If you are interested in bread baking but are a complete complete beginner, this article will help. Learn the fundamentals of baking bread with yeast: kneading, rising, and baking, so that you can follow any recipe successfully.

Before I started baking bread, it seemed like something was very mysterious and impressive. The truth is, it’s easier than many kitchen tasks. I mess up dinner on a regular basis…but rarely do I mess up bread. Once you understand the basic steps and know what to look for at each stage, you’ll be able to confidently tackle any recipe involving yeast. A few key tools will make things even easier and really set you up for success.

The stages of any yeast dough recipe

Any bread recipe involving yeast has six basic stages.

  • Mixing and kneading
  • The first rise
  • Shaping
  • The second rise (also known as “proofing”)
  • Baking
  • Cooling

I’m sure there is some recipe out there that follows a different chain of events, but as a general rule, they will all go like this. Let’s discuss them one by one.

Mixing and kneading

This just involves measuring out your ingredients, mixing them up and then kneading them. This is probably the stage at which things go wrong the most frequently. A big mistake that many bread bakers make is under kneading. Under kneaded dough will not rise as well and won’t have the soft and fluffy texture we are looking for.

How long should you knead your bread dough for?

As a general rule, longer than you might think. Many, many recipes, will say things like “knead until smooth”, or “knead 5-7 minutes”, and this is almost always not enough.

If you are kneading by hand, at least ten minutes. But to be honest, probably more like twenty. If I am kneading by hand (which I almost never do), I knead for ten minutes, let it (and me!) rest for five minutes, and then return and knead for another ten. This is tedious and I don’t recommend it. Most people will get tired of it before the dough is actually ready and will end up with an inferior product.

If you are kneading with a stand mixer, set it on a low setting (1 or 2), and let it run for five minutes, give it a five minute rest, and run it again for another five. If it doesn’t seem kneaded enough after that (more on this in a bit), then keep doing five minutes on/ five minutes off until it is done. A stand mixer can easily burn out its motor when its kneading bread dough, so it’s important to not run it for more than five minutes at a time. I have a post and video specifically on making dough in a stand mixer if that is how you plan to knead your dough.

The best way to knead bread dough is in a bread machine. Almost every single yeast bread recipe I make is made in one. While they are not great for actually baking the loaves, they will knead it perfectly. They all have a “dough” cycle, which will typically knead and rise the dough, then shut off.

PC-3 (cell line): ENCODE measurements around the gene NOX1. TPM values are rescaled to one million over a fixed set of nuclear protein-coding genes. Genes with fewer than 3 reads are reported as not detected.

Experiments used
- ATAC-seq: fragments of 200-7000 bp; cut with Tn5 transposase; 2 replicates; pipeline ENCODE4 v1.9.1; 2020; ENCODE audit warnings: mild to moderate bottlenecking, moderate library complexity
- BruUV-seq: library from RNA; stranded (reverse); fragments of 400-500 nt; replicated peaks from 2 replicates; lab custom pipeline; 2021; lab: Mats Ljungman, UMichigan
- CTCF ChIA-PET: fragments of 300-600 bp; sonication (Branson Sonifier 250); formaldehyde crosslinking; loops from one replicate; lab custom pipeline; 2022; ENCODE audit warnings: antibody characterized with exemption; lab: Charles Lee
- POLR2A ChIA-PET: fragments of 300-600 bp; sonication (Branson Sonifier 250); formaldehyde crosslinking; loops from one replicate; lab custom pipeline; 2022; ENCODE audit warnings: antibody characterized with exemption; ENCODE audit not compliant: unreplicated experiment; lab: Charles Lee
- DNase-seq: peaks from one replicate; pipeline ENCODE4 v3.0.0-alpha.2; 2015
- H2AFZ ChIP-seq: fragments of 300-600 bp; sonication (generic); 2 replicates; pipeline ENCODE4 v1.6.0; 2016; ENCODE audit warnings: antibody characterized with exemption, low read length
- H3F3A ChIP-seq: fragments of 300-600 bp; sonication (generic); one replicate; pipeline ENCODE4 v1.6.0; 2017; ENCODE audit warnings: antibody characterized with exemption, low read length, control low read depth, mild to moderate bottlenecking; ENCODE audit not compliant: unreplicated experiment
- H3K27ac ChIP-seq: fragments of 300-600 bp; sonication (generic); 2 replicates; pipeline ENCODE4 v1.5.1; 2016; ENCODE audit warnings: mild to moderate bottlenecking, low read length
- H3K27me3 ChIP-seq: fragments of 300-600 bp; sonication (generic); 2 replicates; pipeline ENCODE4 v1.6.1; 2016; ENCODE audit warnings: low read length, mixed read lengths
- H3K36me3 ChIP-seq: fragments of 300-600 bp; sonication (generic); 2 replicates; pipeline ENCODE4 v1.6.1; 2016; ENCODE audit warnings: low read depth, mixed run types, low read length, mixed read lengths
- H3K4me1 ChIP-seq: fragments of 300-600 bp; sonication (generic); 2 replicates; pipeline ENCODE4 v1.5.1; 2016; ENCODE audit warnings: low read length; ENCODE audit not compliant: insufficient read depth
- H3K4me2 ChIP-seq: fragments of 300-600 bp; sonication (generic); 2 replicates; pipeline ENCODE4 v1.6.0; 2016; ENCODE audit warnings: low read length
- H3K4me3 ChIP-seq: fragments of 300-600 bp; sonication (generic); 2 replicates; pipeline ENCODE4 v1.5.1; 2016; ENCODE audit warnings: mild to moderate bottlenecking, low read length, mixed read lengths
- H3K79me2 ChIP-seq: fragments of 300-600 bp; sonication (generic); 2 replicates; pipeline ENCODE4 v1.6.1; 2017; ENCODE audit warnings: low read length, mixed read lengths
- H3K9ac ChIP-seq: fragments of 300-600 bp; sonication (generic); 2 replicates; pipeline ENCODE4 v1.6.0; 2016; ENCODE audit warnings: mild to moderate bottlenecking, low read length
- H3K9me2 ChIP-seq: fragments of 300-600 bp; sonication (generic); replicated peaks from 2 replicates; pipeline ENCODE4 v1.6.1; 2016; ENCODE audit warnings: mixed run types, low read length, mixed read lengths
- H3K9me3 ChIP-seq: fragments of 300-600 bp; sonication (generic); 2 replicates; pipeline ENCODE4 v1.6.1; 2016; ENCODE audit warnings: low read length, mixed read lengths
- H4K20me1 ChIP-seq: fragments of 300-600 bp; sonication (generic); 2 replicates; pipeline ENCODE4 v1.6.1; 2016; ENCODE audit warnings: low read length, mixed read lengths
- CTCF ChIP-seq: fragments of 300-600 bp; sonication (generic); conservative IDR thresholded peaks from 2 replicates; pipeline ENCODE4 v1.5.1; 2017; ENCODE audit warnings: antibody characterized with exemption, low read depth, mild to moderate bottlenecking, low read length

fully kneaded dough = fluffy texture

How do you know when bread is kneaded enough?

The absolute best way to tell is to look for something in your dough called “windows”. You take a golf ball size of dough that you have already kneaded, stretch it out and see if it pulls into a translucent area that looks like a bubble from gum. If you see a window, it means that the gluten has sufficiently developed and you can move on to the next step.

The first rise

you can tell this dough has risen because it is puffy and has taken the shape of the bowl

Once you have kneaded your dough, the next step is the first rise. In this step, the dough rises “in bulk”, meaning it is not shaped, it just rises in a bowl or bread machine bucket into one big puffy ball.

As a general rule, any recipe with a lot of fat or sugar, like a brioche or cinnamon roll, which rise slowly. Something without fat or sugar, like a simple French bread, will rise quickly.

This bulk rise will typically take anywhere from 45-75 minutes, with one hour being a good guideline.

If you kneaded by hand or stand mixer, transfer the dough into a clean bowl and cover it with a damp tea towel or greased plastic wrap. If you kneaded in a bread machine, the machine will simply switch to the rise portion of the cycle.

Temperature for rising bread dough

Warmth will help your dough rise more quickly. Some ovens have a “proof” or “dough” setting, but this is almost always too warm. The ideal temperature is about 90-100 degrees, and most of these cycles run about 120. I like to turn mine on, turn it off to start cooling down, and then put the dough in.